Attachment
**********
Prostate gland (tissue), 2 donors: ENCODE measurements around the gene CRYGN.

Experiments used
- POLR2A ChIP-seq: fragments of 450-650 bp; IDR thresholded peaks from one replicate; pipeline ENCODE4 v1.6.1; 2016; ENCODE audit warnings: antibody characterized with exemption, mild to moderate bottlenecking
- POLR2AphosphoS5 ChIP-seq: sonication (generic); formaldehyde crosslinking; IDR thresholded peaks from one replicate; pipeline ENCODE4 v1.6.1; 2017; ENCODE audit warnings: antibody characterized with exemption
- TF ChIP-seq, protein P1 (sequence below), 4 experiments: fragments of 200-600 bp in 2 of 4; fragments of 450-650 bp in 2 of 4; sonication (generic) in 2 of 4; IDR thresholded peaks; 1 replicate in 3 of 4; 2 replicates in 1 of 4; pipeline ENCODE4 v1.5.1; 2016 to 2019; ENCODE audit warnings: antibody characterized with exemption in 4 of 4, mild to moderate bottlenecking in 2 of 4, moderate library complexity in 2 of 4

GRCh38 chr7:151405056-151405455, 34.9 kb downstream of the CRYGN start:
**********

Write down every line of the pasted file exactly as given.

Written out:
Prostate gland (tissue), 2 donors: ENCODE measurements around the gene CRYGN.

Experiments used
- POLR2A ChIP-seq: fragments of 450-650 bp; IDR thresholded peaks from one replicate; pipeline ENCODE4 v1.6.1; 2016; ENCODE audit warnings: antibody characterized with exemption, mild to moderate bottlenecking
- POLR2AphosphoS5 ChIP-seq: sonication (generic); formaldehyde crosslinking; IDR thresholded peaks from one replicate; pipeline ENCODE4 v1.6.1; 2017; ENCODE audit warnings: antibody characterized with exemption
- TF ChIP-seq, protein P1 (sequence below), 4 experiments: fragments of 200-600 bp in 2 of 4; fragments of 450-650 bp in 2 of 4; sonication (generic) in 2 of 4; IDR thresholded peaks; 1 replicate in 3 of 4; 2 replicates in 1 of 4; pipeline ENCODE4 v1.5.1; 2016 to 2019; ENCODE audit warnings: antibody characterized with exemption in 4 of 4, mild to moderate bottlenecking in 2 of 4, moderate library complexity in 2 of 4

GRCh38 chr7:151405056-151405455, 34.9 kb downstream of the CRYGN start: